Cycnos | Volume 10 n°1 NABOKOV : Autobiography, Biography and Fiction - 

Suzanne Fraysse  : 

Look At The Harlequins!

or The Construction of an Autobiography through the Reader-Writer Relationship

Texte intégral

A passing remark at the end of LATH! 1 seems to reveal the autobiographical nature of the book by suggesting that the name Vadim Vadimych is a colloquial equivalent for Vladimir Vladimirovich (p. 194).2 But the reader who identifies Vadim with Vladimir and cosily ascribes all the biographical data contained in LATH! to Nabokov makes a fool of himself in the eyes of those with even a limited knowledge of Nabokov’s life and works. Some readers have actually been taken in.3 But what I want to insist on is that their mistake was not due to a faulty reading of the book, but to their ignorance of the other texts written by Nabokov, and in particular of Speak, Memory,4 granting of course that Speak, Memory is not a fictitious autobiography. In any case the many differences that seem to exist between the narrator’s life and the author’s do not challenge the notion that LATH! is autobiographical. After all, LATH! could well be the autobiography of a forgetful memoirist, or that of a dreamer with odds and ends culled from Nabokov’s real life and works and reshuffled by the “clumsy plotter” who stages dreams, and that dream autobiography would aim at a different, perhaps deeper, type of truth than that of factual reality.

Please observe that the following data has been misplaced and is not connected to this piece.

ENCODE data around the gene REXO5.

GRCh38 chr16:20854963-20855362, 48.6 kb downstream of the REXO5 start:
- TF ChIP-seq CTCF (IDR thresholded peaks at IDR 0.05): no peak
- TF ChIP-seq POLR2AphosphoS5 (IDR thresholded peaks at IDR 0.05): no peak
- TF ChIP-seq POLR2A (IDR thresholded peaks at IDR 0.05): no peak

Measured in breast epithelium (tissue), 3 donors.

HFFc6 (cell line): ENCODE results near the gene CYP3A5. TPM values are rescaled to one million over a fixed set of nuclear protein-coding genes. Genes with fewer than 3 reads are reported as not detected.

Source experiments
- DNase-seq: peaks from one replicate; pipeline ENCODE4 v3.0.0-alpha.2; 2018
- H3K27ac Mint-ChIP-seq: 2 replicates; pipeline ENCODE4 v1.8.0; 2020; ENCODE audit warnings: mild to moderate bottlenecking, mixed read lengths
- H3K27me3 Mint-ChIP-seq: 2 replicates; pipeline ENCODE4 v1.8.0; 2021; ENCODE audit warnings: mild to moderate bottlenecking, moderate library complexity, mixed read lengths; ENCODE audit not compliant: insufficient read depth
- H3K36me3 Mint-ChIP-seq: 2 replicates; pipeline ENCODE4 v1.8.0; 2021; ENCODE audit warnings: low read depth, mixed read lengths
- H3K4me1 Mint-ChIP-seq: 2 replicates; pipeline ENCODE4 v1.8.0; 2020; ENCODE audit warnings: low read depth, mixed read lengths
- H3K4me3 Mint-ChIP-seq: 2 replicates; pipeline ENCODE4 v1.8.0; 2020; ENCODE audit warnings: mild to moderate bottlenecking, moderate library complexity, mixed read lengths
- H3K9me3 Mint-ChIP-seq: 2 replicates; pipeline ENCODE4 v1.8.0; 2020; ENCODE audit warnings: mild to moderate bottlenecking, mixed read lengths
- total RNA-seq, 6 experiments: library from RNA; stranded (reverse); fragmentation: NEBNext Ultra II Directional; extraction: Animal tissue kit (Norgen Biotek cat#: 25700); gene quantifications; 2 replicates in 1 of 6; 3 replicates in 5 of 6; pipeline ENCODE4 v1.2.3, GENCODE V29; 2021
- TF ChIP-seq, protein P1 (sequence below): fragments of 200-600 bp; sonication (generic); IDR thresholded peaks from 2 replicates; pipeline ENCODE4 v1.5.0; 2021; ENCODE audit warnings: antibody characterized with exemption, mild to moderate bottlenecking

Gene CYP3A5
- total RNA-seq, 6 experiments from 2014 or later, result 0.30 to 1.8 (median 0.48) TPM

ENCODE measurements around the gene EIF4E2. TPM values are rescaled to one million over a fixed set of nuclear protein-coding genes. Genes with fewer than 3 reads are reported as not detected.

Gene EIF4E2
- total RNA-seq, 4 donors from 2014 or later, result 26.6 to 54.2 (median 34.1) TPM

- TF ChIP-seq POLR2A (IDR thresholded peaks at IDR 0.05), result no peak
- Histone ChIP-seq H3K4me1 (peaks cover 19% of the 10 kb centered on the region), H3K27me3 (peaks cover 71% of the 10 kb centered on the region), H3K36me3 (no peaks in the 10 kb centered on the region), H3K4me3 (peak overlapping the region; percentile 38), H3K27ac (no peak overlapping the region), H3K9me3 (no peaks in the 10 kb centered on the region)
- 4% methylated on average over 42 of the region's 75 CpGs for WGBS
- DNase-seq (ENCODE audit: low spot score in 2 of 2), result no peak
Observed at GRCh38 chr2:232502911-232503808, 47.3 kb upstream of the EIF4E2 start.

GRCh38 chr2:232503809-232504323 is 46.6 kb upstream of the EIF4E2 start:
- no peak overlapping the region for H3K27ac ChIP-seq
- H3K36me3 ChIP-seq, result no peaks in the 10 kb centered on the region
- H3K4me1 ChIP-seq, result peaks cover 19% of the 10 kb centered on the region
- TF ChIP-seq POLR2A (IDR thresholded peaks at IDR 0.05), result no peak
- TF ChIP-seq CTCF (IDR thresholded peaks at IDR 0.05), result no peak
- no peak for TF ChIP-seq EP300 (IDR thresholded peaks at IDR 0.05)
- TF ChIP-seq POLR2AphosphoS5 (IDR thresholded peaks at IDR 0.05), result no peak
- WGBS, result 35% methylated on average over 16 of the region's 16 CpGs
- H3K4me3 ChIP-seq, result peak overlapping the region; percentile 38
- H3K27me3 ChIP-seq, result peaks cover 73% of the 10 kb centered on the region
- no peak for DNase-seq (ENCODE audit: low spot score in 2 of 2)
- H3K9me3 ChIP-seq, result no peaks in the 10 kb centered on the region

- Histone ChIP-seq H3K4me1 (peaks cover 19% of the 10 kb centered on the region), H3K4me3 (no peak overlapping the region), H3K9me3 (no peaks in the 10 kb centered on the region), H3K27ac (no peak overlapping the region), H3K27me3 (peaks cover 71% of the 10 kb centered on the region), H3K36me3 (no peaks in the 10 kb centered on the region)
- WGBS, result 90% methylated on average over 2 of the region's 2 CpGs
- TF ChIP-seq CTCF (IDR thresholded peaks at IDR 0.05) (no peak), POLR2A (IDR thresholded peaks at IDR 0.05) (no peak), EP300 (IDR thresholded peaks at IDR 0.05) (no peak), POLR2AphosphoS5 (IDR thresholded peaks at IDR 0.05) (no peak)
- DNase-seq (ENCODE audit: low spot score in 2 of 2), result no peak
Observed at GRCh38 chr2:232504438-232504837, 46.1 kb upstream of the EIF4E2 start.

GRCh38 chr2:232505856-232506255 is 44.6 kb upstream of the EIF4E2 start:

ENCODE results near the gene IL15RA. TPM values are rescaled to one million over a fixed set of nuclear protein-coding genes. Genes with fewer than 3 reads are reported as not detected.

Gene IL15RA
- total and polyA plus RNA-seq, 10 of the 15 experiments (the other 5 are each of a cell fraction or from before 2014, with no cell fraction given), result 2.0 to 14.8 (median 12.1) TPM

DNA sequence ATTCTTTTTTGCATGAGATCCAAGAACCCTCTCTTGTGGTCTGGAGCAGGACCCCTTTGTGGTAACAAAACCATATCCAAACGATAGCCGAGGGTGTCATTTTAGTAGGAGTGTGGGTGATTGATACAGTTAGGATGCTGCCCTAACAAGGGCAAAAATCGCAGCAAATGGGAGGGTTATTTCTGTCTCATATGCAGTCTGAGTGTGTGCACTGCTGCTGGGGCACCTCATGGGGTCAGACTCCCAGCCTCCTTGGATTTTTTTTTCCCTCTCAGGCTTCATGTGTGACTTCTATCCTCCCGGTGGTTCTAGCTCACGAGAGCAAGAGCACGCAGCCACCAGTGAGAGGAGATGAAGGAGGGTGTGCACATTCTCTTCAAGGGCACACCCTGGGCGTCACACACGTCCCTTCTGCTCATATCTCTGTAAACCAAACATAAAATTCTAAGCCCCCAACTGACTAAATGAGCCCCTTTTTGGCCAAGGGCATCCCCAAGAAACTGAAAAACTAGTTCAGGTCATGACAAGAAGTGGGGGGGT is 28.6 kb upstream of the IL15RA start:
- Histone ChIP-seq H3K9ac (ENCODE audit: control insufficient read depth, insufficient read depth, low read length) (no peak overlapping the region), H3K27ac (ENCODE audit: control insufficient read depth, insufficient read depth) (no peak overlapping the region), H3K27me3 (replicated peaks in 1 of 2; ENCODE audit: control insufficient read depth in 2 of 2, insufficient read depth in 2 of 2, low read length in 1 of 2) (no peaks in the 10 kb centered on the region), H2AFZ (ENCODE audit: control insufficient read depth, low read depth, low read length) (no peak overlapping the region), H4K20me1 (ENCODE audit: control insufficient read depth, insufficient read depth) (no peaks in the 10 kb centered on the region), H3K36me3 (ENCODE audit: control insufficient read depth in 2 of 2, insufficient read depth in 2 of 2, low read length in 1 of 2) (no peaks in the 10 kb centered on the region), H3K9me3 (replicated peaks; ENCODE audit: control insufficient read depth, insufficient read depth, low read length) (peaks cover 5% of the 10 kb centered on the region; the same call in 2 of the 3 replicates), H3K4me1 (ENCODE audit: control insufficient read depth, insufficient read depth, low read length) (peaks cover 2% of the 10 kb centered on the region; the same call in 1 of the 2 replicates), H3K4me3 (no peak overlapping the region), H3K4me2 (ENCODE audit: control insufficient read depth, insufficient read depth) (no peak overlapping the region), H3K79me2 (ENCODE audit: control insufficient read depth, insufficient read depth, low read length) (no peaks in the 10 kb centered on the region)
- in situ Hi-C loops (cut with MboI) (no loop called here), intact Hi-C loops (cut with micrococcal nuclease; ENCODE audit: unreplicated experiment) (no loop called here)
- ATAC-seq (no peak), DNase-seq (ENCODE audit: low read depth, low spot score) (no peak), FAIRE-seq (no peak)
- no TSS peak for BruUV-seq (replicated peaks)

Still, because LATH! cannot be read without the rest of Nabokov’s opus at the back of one’s mind, critics have tended to dismiss the book as the protracted and tedious joke of a smug artist getting back on those who ignored his life and works. But my contention is that the book is much more than an exercise in self-flattery and that the intertextual game at stake is fundamental in the construction of what seems to me a strikingly original way of writing an autobiography.

The important point is that the many resemblances and differences between Vadim and Vladimir should oblige the reader to turn his attention not simply to the character in the book but to its author thereby involving the reader in a game of detection of the real writer in “the enchanting region situated just beyond” the text (p. 19).

By appearing as a shadow lurking beyond the confines of fiction, Nabokov manages to salvage himself from fiction, to avoid turning into a character in his own fiction. LATH! represents the triumph of the real man who rebelled against the fictionist in Speak, Memory in that by not figuring in his fiction, Nabokov succeeds in protecting his reality from the fictionalizing force of his narrative. And by producing the illusion that he stands beyond the text he still directs the reader’s attention to himself. This is the reason why the network of self-referential allusions is essential to the dynamics of the text and cannot be regarded simply as self-conceit.